Friday, June 19, 2015

1053 carrier return working well, continued work on Pertec drive


I finished my adjustments and it seems that the carrier return is working perfectly, under motor power as well as with the hand crank. Hurray! The repaired margin rack latch is working fine and the soldered part is not getting much impact since the margin rack movement is buffered by the air cylinder.

I would have been testing with software except that I noticed my tab button is erratic - sometimes it doesn't move the carrier, other times it works fine. Better that I get this sorted out while the mechanism is still out of the covers and accessible. I am agonizingly close to finishing the restoration and putting this together atop the 1131.

This problem could be caused residual gunk on the carrier assembly stopping the tab operation from latching open, it could be a flaw in the mechanism that moves the tab bar to cause that latching, it could be a problem with inadequate spring tension on the mainspring, it could be some kind of drag or interference on the carrier itself, or . . . .? Some of these, such as the residual gunk, would clear out over time with steady use. Others require adjustments.


My 125 replacement capacitors should arrive tomorrow afternoon (Friday), meanwhile I can do some more testing/diagnosis on the boards with the first ten caps changed out. I put it together and fired it up at lunchtime. Alas, the crowbar for the 10V raw supply immediately forced a fuse to blow.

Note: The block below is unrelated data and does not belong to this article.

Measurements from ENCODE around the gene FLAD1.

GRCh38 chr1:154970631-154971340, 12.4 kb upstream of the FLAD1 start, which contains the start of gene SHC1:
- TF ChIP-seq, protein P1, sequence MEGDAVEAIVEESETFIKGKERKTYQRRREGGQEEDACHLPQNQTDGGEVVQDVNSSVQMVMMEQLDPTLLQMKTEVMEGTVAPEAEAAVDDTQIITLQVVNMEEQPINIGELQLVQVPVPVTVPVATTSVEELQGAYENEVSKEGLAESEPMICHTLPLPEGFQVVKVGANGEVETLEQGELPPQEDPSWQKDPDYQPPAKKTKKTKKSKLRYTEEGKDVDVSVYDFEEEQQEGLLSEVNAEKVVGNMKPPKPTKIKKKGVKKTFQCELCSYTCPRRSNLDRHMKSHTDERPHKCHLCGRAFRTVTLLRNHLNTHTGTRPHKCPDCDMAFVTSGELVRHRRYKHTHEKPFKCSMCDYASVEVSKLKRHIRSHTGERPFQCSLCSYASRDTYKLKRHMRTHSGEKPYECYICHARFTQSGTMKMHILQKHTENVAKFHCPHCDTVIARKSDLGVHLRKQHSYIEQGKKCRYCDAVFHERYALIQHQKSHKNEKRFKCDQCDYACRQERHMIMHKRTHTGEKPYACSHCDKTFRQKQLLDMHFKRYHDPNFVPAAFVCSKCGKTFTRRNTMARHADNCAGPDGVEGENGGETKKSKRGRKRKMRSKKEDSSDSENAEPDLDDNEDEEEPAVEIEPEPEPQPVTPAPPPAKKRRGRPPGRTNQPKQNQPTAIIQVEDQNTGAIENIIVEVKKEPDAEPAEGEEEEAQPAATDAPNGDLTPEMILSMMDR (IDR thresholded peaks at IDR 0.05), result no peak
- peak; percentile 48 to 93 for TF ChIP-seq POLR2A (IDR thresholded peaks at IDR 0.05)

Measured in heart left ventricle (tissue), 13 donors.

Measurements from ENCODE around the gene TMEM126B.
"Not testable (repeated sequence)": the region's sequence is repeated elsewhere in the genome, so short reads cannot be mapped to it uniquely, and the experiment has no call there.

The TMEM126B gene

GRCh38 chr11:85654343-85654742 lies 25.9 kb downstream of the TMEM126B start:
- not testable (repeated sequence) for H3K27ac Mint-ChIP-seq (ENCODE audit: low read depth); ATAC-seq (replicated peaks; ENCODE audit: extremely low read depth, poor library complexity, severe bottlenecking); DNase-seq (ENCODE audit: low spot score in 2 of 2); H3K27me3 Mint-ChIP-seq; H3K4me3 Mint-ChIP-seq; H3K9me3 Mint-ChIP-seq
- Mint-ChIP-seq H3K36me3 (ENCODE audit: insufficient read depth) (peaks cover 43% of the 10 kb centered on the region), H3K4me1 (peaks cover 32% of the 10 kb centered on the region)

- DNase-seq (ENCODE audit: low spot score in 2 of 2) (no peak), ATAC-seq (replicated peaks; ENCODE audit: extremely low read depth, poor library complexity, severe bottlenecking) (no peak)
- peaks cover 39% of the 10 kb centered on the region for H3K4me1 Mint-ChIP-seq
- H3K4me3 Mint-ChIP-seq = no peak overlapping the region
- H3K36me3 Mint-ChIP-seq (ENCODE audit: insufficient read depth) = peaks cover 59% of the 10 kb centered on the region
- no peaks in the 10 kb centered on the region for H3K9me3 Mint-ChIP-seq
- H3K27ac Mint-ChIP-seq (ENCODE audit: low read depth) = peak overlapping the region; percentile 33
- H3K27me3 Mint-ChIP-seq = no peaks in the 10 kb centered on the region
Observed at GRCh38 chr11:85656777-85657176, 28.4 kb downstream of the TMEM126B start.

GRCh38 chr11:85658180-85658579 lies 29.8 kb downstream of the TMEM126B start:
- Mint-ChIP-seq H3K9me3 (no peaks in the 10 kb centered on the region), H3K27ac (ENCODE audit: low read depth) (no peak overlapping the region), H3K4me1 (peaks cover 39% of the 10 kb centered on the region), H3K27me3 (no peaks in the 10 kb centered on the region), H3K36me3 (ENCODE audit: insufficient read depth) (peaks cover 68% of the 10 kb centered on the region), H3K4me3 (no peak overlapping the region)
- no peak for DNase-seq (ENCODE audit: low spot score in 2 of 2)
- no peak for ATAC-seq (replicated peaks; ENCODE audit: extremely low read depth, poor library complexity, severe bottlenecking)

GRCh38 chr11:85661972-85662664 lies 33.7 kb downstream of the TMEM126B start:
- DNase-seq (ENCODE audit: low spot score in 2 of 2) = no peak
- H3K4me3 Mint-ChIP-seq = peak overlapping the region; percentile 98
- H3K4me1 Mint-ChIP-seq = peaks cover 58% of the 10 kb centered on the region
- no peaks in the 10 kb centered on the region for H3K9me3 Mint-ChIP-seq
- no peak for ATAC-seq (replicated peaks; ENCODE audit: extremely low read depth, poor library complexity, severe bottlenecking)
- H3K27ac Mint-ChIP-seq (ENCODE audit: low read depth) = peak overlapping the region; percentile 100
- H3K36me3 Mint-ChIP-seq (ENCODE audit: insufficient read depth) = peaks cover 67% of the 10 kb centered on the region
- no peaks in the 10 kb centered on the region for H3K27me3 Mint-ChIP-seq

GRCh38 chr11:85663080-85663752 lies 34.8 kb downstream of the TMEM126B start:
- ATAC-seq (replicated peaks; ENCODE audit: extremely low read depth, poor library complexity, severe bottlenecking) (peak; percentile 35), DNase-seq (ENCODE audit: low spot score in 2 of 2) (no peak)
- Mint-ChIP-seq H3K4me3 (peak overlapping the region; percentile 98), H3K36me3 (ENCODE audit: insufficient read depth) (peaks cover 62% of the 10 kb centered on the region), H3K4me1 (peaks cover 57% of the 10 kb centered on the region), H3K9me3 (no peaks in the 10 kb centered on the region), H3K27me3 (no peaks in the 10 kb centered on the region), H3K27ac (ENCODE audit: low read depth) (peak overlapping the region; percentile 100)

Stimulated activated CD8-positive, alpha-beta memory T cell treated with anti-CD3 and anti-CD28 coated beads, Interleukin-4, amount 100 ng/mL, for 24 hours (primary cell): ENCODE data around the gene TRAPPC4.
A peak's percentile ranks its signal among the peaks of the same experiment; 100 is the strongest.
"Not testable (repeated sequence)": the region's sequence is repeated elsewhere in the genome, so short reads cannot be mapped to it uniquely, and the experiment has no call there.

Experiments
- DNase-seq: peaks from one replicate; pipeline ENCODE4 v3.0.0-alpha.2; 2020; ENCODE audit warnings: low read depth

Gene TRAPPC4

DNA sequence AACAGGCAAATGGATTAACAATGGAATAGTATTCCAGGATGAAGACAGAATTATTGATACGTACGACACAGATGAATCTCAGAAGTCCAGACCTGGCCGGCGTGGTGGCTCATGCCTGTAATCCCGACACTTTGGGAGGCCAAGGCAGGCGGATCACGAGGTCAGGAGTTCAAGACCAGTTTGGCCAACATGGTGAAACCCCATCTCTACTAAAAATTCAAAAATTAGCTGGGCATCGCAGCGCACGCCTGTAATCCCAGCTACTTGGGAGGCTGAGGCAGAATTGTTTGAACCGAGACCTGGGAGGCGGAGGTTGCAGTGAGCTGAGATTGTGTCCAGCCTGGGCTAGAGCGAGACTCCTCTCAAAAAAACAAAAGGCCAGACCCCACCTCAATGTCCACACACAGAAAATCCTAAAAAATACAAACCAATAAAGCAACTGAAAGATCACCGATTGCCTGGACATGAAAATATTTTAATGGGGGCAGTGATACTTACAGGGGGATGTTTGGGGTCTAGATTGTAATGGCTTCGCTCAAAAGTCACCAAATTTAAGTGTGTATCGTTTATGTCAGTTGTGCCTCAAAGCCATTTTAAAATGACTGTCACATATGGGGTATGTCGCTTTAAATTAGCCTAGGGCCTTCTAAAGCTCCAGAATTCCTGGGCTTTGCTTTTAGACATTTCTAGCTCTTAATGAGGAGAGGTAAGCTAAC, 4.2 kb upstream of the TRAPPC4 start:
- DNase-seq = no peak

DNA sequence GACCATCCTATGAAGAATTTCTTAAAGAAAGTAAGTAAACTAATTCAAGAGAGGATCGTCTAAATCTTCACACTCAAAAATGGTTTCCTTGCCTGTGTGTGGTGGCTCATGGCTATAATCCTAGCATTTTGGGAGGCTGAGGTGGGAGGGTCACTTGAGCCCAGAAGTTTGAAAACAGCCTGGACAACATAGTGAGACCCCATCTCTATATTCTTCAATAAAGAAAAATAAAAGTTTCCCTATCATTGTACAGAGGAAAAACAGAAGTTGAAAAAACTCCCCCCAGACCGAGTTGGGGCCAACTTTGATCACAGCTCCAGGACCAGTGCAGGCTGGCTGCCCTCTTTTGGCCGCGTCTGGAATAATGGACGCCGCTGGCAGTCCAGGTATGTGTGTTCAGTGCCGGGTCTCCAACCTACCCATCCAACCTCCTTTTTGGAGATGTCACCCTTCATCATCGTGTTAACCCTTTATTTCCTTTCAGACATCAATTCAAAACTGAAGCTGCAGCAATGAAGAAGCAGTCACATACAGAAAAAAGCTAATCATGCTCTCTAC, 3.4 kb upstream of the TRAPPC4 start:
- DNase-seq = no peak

I zoomed in to look at this circuit and adjacent parts. I quickly found the SCR that implemented the crowbar, a 2N3228 device, was defective. It was removed and a replacement ordered, which I should receive on Wednesday while I am away on my business trip. I will be able to put it into place and test everything late next week.

I should be able to run the board with the crowbar SCR missing, as all it does is force a short circuit. I can see that the effective resistance at this point is high enough that it will only draw milliamps, so the only risk I face is if the voltage is considerably above 5V. I did this test quickly and observed that the voltage jumped to over 8.7 volts, also the other crowbar fired due to other voltages also exceeding spec.

Time to dig back through the voltage regulation circuits and diagnose any problems. Starting at transformer, rectification and filtering, where I should be producing +10, +20 and -20V DC, I see I am delivering more than 14V for the 10 supply and almost 23 for the 20V supply. This design requires that the transformer be connected and jumpered for each small granularity of mains voltage. This box is wired for lower voltage, while my outlet is delivering about 122-123V, thus the higher raw output.

It is quite possible this is enough to push the regulators up over their maximum output levels, without any flaw in components. I will rewire the transformer, recheck the raw power levels, and reconnect it to the regulators once I feel the raw supply is working properly. I hate designs that are so finicky they can't deal with the legitimate range of mains voltages that will be found in buildings.

The wiring is now changed. Too, the mail came and I have 125 more tantalum capacitors to swap for the dying ones on these boards. I powered up, found the raw voltages much closer to target, but I am seeing fuses 2 and 3 (+20 and -20 raw supply) blow out when everything is cabled together. Time to back off and test inch by inch through the regulator circuitry.

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